From "Hania" by Henrik Sienkiewicz (trans. H.E. Kennedy & Z. Umińska).

"To the health of women!" cried Selim.

"All right," rejoined the [atheist tutor]. "They're pleasant creatures, if only one doesn't take them seriously. To the health of woman"!"

"To Josey's health," I cried, clinking glasses with Selim.

"Wait, it's my turn now," he retorted. "To the health...the health of your Hania! One's as good as the other."

My blood boiled and sparks flew from my eyes.

"Hold your tongue, Mirza," I cried. "Don't utter that name in a low wine-shop like this!"

So saying I threw my glass to the ground, so that it broke into a thousand pieces.

"Have you gone mad?" cried [the tutor].

But I hadn't gone mad at all, only anger boiled within me and burnt like a flame. I could listen to everything that the [tutor] had said about women, I could even enjoy it, I could scorn them as others did; but I could do all that because I didn't apply the words and the quips to any of my own, because it never even entered my head that the general theory was to be applied to those dear to me. But when I heard the name of my purest of orphans uttered lightly in that wine-shop, amid smoke, dirt, empty bottles, corks, and cynical conversation, it seemed to me that I had heard such disgusting sacrilege, such a smirching of little Hania and such a wrong done to her, that I almost lost my senses with anger.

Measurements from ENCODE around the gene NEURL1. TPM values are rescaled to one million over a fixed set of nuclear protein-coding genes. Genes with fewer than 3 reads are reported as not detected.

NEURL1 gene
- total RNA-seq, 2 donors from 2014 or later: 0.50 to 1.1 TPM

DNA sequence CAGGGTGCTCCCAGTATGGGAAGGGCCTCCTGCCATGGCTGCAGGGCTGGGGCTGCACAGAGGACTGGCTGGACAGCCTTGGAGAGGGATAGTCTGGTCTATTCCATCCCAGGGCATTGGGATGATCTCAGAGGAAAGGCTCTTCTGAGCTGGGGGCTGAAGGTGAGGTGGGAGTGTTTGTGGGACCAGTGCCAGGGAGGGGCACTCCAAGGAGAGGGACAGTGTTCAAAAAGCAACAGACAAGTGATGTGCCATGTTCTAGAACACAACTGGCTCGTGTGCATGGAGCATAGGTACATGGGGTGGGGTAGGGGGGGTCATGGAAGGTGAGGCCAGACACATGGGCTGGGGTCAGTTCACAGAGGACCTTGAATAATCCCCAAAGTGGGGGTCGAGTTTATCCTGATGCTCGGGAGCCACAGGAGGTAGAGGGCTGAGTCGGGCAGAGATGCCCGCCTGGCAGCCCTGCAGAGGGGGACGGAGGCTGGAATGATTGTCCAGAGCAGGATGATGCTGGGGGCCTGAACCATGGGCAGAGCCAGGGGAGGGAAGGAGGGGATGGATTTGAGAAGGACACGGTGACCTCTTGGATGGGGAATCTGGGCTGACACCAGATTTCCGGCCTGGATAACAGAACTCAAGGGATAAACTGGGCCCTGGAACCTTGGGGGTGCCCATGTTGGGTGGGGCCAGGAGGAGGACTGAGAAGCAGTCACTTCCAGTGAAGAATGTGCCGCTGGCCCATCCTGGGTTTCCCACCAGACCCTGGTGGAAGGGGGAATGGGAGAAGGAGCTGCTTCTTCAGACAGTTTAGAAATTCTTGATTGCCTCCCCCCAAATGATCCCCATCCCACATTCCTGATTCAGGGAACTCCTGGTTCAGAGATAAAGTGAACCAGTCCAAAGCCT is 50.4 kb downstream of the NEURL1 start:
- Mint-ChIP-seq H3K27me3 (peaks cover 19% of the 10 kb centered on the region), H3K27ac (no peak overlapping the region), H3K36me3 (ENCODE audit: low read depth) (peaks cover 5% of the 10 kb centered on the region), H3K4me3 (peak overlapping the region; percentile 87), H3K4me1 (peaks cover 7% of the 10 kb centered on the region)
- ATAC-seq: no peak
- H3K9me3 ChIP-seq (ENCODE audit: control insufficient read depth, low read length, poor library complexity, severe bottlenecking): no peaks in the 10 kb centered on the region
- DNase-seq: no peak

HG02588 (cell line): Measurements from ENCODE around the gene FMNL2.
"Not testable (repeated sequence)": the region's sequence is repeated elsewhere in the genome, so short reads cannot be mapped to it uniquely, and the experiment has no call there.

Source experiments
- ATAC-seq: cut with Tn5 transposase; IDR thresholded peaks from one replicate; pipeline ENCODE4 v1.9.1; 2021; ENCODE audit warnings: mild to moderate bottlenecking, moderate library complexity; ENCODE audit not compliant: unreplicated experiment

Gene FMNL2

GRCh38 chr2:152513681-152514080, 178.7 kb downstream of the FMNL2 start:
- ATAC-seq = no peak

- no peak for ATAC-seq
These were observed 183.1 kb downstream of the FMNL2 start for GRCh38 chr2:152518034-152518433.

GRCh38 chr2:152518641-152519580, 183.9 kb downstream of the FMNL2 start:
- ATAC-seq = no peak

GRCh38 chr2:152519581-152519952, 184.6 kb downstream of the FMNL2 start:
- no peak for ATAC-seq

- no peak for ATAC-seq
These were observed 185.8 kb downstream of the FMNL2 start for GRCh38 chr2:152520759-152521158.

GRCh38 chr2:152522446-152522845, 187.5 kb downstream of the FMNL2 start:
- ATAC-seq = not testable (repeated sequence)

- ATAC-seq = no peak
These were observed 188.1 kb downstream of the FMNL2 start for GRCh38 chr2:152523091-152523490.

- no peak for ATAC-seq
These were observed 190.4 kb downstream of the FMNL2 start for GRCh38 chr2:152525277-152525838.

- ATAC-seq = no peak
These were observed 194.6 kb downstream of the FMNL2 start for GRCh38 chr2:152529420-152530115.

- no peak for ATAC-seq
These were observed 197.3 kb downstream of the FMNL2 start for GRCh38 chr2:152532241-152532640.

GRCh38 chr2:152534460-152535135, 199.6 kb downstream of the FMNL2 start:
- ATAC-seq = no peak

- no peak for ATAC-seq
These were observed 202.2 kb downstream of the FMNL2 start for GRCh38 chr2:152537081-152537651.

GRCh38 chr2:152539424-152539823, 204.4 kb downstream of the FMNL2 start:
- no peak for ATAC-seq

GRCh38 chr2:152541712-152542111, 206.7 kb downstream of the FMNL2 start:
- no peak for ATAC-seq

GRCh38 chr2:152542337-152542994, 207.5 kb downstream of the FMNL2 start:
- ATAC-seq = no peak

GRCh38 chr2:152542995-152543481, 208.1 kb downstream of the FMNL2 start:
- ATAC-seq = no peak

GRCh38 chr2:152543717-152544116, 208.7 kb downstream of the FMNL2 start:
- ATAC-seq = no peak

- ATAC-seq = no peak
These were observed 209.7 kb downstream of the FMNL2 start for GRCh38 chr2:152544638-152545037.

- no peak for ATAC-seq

An Epidemic

Friday, March 23, 2012
"When I saw all the hair, I knew it was you," said Sister. "Come in. Are you pregnant?"

"No," I said. "Are you praying?"